What does SRP do?
First and foremost, SRP is a strong password authentication protocol.
It was designed as a solution to the age-old problem of deploying
logins and passwords in a distributed system across networks that
may be monitored or compromised by adversaries.
While the strongest version of SRP, known as SRP-3, performs
very well in such a role, it is also versatile enough to serve
in other capacities, namely as a
protocol and as an efficient
asymmetric key-exchange protocol.
SRP addresses a fairly specific class of hard password authentication
problems, namely that of authenticating a network user to a server
host, both of which reside on a network susceptible to both passive
and active attacks and subject to the following constraints:
This particular brand of authentication has a surprisingly large
number of applications in the real world, including but not limited
- No third party is involved in the authentication process.
- The system is password-only, which means that the user
uses only a memorized password for authentication. No keyfiles
or other persistent forms of secure storage are used on the client
In general, such authentication technology applies to any situation
where a client is used by more than one person or where physical
constraints prevent secure long-term storage of private key information.
In addition, even when client-side storage is possible (e.g. on personal
workstations or PCs), avoiding it and using passwords is advantageous
because they are inherently portable and difficult to steal.
- Authentication of remote logins to multiuser systems.
A good example is the
telnet program found on
- User-based access controls on Web sites.
- Authentication for X-terminals or Network Computers (NCs).
- Network service authentication on LANs, e.g. Novell NetWare.
- Public telephones, cellular telephones, ATMs, or set-top boxes.
SRP has also attracted attention from academic circles because it
has properties of a classical zero-knowledge (ZK) identification
A two-party ZK protocol has two parties, the prover, who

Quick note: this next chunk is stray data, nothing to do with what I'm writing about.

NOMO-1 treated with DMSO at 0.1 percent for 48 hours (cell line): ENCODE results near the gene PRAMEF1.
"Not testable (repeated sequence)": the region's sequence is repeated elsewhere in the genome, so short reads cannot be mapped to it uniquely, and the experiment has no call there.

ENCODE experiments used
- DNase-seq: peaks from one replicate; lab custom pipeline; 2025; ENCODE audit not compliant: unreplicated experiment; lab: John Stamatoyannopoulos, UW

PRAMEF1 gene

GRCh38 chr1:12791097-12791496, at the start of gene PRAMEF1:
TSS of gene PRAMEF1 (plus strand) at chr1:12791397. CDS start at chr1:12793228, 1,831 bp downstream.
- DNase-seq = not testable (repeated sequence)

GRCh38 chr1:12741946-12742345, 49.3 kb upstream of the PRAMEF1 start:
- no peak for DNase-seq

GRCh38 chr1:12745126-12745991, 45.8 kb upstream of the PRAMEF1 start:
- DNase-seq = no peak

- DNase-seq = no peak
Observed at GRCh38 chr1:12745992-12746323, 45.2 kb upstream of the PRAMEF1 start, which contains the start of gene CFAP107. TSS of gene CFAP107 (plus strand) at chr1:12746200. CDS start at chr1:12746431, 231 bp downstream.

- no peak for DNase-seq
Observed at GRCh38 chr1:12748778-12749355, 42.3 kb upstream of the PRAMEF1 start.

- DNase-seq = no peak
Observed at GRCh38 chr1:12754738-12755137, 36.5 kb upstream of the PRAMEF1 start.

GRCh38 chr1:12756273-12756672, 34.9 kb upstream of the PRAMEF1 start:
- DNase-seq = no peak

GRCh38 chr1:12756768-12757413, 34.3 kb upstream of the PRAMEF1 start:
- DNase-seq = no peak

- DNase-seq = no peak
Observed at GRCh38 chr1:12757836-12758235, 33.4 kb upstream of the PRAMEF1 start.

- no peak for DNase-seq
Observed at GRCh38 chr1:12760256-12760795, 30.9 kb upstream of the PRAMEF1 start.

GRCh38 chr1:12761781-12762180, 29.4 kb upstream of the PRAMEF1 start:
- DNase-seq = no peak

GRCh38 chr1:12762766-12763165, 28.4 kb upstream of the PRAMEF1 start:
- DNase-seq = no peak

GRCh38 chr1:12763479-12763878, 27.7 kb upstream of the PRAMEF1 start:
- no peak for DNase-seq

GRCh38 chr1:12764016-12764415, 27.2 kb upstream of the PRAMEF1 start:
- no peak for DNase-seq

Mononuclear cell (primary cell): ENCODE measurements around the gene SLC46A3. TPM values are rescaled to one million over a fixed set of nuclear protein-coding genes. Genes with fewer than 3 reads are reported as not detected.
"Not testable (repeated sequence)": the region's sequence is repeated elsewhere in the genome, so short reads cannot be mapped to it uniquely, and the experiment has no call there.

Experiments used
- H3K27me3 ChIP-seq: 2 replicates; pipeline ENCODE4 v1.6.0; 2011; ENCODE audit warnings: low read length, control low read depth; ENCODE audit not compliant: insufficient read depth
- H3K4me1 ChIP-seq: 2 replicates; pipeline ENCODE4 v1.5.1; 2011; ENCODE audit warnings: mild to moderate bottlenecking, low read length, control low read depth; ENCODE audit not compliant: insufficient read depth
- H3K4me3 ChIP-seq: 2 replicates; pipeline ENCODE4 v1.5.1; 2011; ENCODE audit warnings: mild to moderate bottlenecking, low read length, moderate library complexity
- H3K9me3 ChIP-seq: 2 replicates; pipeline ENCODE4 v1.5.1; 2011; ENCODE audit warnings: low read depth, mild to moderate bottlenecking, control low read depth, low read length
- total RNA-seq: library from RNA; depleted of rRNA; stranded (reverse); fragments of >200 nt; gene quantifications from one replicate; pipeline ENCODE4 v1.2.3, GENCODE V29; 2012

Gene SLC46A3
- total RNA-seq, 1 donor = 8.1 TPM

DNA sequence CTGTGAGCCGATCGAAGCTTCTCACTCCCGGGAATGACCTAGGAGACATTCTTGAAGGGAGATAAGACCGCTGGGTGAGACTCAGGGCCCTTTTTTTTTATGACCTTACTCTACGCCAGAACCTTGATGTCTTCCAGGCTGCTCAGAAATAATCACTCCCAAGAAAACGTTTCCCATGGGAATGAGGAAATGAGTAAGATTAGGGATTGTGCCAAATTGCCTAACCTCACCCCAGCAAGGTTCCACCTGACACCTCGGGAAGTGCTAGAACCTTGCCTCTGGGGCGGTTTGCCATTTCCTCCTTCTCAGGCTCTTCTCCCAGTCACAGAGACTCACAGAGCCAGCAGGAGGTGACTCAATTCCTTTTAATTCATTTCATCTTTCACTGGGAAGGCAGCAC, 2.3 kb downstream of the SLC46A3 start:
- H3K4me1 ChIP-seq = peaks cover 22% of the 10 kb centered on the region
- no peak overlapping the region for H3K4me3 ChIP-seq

knows a secret, and a verifier, who must be convinced that
the prover knows the secret.
The three distinguishing characteristics of such a protocol are:
As it turns out, the user's password and host's verifier in SRP
correspond exactly to the private secret and public verifier in a
It is easy to prove that SRP satisfies the first two criteria,
and it is believed that SRP-3 also satisfies the third.
- The verifier does not possess the prover's secret, but still
has enough information to tell if the prover really knows the secret.
- The prover does not reveal the secret to the verifier while
negotiating the protocol.
In fact, no information at all about the secret is communicated to
the verifier other than the fact that the prover knows it.
- The prover cannot convince the verifier and successfully negotiate
the protocol without knowing the secret.
Zero-knowledge protocols are highly desirable as authentication
protocols because they do not leak information about the password
even to a legitimate host, which provides protection against both
passive snooping and active host impersonation.
A user does not have to worry about accidentally revealing a
password to someone spoofing the network, because the user's
client software does not send out any information to anyone
that could be used to recover the password.
This was always a risk for systems that tried to set up an
encrypted session and then sent the password under that channel.
Asymmetric Key Exchange
SRP also falls into the broad category of asymmetric key exchange
These are broadly defined as protocols which perform secure key exchange
but do not require both parties to share secrets beforehand.
Instead, either or both parties has a private key whose public key
is held by the other party.
If the protocol performs secure authentication of one or more of the
parties, it is an authenticated asymmetric key exchange protocol.
There are a few such protocols in existence, but all of them require
more computation than a conventional symmetric (shared-secret)
key exchange protocol.
SRP-3 provides a fast authenticated asymmetric key exchange without
increasing the computational requirements of the protocol.
Unlike most asymmetric protocols, it can function securely even if only
one party has a public key set in advance.
As an added bonus, it protects the long-term secrets (private keys)
from brute force attack.
Viewed in this context, SRP-3 is the fastest authenticated asymmetric key
exchange protocol, and its security is on par with the best in